‘Vaccine was never expected to stop any wave’: Dr N.K. Arora

Interview/ Dr N.K. Arora

The second wave hit India despite the vaccine rollout. And, vaccinated people are now getting infected.

The vaccine was never expected to stop any wave, second or otherwise. All the Covid-19 vaccines available in the world right now have this handicap, that they cannot stop transmission of the virus. This is unlike the vaccines for polio or smallpox, which can interrupt transmission and thereby eradicate the disease eventually.

The Covid-19 vaccine will only help in reducing the severity of the disease. Thus, the aim of the vaccination programme right now is, firstly, to reduce the proportion of symptomatic individuals, and secondly, to reduce the hospitalisation and death rate.

Most of those who have got infection after vaccination have had mild symptoms, not requiring hospitalisation. Also, they got the infection because they lowered their guard after getting the shots.

With post-vaccination infections, won't the vaccination drive get a setback as people question the point of taking the shots?

I think the messaging on ‘why the vaccination’ is loud and clear, but it has to be re-emphasised. Vaccines can reduce severity of the infection by as much as 70 per cent. That is almost akin to being hit by a common cold. Otherwise, patients could get into distress and even lose lives.

There is a rising clamour for universal adult vaccination.

There is no value in vaccinating everyone at this stage. The value is in reducing hospitalisation and eliminating fatality. This is why the vaccination programme is targeting those at highest risk, so that we do not end up losing our loved ones.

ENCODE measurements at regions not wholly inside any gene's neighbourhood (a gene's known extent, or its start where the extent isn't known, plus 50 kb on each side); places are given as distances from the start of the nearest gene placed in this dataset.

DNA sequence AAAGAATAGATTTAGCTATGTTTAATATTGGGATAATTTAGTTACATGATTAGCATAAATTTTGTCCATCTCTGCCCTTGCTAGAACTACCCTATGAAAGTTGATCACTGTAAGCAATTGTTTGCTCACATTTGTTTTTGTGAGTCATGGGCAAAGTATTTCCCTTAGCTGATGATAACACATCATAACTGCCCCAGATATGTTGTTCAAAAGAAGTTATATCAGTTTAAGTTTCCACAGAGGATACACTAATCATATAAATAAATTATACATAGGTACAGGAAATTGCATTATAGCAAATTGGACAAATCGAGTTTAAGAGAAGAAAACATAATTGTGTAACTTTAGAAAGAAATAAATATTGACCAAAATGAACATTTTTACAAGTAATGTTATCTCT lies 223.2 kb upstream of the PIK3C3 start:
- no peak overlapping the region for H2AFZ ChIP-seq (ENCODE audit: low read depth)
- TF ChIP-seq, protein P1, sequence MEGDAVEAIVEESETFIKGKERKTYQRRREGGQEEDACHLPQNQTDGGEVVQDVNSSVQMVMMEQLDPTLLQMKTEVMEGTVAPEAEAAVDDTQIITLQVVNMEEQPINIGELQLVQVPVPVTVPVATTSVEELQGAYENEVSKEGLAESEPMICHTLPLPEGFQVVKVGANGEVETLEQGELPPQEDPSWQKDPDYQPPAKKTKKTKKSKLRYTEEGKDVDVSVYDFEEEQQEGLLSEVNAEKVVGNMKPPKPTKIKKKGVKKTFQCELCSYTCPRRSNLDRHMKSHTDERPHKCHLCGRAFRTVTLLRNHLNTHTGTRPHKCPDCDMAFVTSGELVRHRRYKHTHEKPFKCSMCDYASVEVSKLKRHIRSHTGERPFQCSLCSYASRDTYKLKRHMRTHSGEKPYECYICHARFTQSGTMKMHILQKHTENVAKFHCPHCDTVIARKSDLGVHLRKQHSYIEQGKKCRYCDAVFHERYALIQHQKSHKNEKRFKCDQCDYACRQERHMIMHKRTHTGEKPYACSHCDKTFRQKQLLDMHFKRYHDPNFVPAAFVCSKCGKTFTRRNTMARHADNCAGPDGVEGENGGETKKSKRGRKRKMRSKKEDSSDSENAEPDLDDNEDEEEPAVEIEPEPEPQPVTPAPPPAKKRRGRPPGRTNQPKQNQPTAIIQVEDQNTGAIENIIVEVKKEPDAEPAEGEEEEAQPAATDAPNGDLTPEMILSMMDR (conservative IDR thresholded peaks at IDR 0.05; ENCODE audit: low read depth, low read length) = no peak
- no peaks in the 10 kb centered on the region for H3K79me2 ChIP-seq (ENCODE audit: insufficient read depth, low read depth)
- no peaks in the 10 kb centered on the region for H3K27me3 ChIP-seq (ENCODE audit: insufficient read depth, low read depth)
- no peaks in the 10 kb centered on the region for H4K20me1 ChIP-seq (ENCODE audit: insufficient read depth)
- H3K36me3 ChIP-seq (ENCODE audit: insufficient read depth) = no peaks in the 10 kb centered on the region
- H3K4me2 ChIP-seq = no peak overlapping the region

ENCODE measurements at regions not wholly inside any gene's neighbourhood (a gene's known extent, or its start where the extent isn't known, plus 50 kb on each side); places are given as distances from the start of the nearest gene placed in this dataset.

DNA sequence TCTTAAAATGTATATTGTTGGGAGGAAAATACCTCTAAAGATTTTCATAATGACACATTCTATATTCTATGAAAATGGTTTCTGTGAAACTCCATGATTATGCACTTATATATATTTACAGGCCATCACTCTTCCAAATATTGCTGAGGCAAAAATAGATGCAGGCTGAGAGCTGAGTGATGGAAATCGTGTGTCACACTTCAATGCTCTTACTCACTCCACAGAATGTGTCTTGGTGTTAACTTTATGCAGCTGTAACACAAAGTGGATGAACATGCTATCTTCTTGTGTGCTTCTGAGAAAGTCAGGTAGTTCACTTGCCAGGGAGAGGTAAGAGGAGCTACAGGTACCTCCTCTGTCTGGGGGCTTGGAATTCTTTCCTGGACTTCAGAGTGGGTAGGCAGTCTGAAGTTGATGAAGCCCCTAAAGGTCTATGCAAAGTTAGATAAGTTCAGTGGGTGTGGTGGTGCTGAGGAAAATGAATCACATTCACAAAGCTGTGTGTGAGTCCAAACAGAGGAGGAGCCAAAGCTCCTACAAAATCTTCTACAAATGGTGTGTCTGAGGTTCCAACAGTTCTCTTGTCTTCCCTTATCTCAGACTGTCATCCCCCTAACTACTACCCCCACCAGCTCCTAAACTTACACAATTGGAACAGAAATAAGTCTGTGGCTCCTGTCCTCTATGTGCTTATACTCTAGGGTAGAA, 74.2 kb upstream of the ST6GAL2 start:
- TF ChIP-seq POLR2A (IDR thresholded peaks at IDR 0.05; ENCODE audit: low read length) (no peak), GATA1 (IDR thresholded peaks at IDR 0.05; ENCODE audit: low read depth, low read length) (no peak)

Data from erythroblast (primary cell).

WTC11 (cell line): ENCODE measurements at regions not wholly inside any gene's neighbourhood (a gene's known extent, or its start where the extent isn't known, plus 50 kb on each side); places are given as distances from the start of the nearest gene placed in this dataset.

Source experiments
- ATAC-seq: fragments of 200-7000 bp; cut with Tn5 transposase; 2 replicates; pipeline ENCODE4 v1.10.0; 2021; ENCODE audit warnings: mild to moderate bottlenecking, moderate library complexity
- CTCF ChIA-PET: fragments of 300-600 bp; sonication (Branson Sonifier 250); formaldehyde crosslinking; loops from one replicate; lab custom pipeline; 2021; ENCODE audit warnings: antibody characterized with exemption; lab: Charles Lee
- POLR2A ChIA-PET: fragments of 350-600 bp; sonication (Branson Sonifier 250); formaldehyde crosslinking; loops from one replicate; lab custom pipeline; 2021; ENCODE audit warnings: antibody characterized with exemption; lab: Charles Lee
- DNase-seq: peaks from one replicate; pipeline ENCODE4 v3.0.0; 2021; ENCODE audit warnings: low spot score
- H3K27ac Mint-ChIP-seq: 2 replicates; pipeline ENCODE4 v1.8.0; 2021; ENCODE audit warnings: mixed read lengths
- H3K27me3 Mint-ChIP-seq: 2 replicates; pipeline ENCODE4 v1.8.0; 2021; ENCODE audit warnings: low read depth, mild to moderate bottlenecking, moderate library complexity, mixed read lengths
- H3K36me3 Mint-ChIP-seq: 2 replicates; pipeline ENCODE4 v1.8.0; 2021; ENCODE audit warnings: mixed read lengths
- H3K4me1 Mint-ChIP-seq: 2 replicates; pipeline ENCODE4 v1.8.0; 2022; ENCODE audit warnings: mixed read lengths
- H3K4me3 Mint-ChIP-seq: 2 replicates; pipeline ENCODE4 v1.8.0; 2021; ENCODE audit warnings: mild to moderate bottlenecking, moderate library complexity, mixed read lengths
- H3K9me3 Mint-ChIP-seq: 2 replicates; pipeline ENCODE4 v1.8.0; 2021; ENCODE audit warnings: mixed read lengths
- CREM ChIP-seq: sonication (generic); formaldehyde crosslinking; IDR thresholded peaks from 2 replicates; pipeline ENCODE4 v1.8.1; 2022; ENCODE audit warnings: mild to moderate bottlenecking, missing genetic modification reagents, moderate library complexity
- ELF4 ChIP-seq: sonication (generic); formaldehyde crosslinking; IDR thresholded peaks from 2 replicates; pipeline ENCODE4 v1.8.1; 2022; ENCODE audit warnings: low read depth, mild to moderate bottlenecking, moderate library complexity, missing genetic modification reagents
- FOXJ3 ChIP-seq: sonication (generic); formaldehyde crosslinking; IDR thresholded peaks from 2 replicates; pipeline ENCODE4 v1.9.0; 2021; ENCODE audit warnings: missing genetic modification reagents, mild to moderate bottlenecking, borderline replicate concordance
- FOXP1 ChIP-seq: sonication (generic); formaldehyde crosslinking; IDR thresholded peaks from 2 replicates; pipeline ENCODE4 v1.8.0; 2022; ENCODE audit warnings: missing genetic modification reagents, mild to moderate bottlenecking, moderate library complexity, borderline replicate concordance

What, then, do you recommend be done to stop the virus?

The most effective way continues to be to follow Covid-appropriate behaviour. The three-pronged strategy of wearing masks, observing hand hygiene and social distancing are the most effective. Why is wearing masks becoming such a problem? In India, we regularly use the pallu or gamcha (stole or towel) to cover our faces; in urban areas, people use scarves for protection from pollution and sun. Then, why is it becoming so difficult to wear a mask? And, hand hygiene is a good habit to inculcate anyway. I understand maintaining social distancing at all times may be difficult, especially in a country as populated as ours. But we are getting lax with the other two approaches, too.

When can we ever hope for the transmission chain to break?

Hopefully, by the end of the year, there will be vaccines that are able to intercept transmission.

Among people who have recovered from Covid-19, there are reports of tremors, palpitations and other complications.

There is actually a term for these complications; we call it long Covid. It is the residual impact of being hit by the disease. It is more evident among the elderly who have recovered. We have seen that even those who did not have diabetes or hypertension or respiratory problems earlier do display these after they recover. Here is another reason why the elderly need the vaccine more than others. It is still a new disease and we are learning more as we progress.

Dr N.K. Arora is chairman, Covid subcommittee of National Technical Advisory Group on Immunisation